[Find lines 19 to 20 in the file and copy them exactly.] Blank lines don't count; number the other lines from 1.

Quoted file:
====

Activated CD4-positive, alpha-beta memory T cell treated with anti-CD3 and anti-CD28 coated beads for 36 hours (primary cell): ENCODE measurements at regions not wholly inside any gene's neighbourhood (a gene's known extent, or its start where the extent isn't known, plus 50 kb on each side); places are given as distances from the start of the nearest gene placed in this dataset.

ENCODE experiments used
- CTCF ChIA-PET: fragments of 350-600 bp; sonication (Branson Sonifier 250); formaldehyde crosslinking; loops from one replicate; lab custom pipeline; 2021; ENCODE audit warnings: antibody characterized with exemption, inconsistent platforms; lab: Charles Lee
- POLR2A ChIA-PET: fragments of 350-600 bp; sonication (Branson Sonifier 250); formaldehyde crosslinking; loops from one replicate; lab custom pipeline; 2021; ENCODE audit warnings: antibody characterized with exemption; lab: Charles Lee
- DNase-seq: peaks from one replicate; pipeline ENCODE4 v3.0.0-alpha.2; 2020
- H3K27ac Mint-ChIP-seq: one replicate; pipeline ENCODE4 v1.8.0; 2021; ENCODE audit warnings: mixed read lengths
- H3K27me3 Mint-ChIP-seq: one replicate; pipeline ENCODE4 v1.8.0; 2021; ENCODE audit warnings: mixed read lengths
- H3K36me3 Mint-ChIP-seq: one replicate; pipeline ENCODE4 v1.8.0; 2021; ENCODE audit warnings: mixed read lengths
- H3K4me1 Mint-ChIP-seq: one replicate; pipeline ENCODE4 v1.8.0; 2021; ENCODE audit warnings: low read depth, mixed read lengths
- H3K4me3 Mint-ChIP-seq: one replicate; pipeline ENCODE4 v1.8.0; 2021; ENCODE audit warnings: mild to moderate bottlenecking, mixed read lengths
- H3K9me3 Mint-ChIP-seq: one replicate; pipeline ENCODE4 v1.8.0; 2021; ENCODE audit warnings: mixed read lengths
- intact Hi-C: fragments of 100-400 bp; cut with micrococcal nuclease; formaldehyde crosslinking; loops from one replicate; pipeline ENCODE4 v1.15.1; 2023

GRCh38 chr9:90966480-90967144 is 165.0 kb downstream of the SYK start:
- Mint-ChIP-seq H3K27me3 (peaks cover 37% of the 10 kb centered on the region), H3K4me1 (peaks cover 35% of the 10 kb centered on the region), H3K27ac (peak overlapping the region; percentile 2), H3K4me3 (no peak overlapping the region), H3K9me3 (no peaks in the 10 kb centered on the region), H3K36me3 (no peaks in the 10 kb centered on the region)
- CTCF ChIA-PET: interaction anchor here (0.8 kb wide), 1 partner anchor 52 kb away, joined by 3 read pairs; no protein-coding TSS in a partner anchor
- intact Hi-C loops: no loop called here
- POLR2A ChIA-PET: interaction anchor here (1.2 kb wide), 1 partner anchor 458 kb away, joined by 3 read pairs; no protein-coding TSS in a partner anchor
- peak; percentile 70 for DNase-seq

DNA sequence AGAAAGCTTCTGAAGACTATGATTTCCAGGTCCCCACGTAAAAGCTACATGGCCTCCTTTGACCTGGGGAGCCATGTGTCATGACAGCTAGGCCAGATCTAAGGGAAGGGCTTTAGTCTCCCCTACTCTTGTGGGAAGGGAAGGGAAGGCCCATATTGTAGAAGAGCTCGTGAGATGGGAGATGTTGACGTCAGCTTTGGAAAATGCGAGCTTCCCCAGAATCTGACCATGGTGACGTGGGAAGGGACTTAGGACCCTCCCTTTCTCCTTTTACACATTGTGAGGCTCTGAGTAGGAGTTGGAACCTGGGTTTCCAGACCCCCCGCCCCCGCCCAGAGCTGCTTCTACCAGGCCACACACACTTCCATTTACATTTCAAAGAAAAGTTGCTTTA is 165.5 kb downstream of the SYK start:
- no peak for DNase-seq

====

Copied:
DNA sequence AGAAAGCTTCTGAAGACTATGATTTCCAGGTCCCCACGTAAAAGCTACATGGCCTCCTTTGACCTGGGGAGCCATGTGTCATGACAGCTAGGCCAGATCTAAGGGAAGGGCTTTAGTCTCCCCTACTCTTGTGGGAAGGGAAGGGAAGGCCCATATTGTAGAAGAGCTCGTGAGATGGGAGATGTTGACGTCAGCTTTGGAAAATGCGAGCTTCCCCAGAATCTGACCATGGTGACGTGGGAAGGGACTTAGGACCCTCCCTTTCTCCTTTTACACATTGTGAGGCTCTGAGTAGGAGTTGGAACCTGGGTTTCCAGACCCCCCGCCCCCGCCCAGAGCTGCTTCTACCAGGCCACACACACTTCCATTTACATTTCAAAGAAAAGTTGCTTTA is 165.5 kb downstream of the SYK start:
- no peak for DNase-seq